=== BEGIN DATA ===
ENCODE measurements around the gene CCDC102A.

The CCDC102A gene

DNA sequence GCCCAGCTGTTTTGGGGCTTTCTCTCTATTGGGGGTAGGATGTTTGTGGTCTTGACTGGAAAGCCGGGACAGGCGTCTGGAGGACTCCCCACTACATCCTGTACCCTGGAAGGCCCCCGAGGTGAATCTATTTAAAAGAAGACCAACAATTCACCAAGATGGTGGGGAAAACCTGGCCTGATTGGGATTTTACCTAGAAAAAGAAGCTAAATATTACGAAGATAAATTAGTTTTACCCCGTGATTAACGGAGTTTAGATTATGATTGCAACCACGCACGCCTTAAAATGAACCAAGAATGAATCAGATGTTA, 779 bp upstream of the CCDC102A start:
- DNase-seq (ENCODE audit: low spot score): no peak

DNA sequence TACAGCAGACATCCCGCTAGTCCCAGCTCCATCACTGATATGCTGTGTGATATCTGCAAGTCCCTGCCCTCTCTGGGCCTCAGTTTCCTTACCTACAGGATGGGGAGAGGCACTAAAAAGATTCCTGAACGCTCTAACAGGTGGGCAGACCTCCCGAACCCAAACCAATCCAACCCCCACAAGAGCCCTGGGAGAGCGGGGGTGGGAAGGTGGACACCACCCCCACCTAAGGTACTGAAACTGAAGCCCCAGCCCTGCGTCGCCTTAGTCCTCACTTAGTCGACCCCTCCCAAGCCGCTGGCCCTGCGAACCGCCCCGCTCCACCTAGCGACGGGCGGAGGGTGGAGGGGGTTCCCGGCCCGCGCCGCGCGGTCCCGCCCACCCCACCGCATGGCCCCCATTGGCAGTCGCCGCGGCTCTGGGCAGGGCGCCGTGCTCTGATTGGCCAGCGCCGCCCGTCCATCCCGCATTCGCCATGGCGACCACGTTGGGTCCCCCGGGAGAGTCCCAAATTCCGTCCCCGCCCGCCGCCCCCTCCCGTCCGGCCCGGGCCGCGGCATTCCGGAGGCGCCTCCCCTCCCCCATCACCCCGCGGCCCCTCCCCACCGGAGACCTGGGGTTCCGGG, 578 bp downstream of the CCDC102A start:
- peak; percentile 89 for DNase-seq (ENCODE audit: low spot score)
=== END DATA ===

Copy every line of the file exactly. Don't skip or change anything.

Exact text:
ENCODE measurements around the gene CCDC102A.

The CCDC102A gene

DNA sequence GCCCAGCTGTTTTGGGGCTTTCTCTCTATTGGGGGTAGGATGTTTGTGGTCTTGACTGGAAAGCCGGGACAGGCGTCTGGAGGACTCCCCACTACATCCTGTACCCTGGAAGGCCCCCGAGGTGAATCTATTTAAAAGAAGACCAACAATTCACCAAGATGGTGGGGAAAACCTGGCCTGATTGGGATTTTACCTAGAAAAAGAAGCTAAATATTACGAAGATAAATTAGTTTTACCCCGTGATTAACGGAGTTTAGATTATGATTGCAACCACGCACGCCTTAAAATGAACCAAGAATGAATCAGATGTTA, 779 bp upstream of the CCDC102A start:
- DNase-seq (ENCODE audit: low spot score): no peak

DNA sequence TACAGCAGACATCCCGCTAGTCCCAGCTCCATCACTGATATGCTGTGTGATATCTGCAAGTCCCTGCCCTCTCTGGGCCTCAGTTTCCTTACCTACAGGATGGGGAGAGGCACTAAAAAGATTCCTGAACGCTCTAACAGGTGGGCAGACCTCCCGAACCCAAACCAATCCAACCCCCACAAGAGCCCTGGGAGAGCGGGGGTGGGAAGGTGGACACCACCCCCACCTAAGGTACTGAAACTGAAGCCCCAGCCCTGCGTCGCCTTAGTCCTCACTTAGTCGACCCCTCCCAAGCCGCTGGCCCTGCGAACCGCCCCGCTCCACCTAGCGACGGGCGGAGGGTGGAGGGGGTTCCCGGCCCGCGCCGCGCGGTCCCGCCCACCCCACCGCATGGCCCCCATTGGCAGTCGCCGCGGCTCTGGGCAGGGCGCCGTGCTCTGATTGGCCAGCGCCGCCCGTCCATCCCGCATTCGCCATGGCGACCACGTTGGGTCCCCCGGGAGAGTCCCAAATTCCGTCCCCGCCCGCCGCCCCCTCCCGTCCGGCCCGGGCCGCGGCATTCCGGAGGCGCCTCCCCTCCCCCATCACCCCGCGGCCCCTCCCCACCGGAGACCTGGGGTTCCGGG, 578 bp downstream of the CCDC102A start:
- peak; percentile 89 for DNase-seq (ENCODE audit: low spot score)